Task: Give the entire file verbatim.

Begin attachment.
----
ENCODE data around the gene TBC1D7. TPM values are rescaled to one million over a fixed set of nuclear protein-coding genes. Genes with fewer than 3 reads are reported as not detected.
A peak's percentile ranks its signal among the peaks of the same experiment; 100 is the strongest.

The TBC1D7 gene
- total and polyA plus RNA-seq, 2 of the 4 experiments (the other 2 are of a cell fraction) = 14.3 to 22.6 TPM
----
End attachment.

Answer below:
ENCODE data around the gene TBC1D7. TPM values are rescaled to one million over a fixed set of nuclear protein-coding genes. Genes with fewer than 3 reads are reported as not detected.
A peak's percentile ranks its signal among the peaks of the same experiment; 100 is the strongest.

The TBC1D7 gene
- total and polyA plus RNA-seq, 2 of the 4 experiments (the other 2 are of a cell fraction) = 14.3 to 22.6 TPM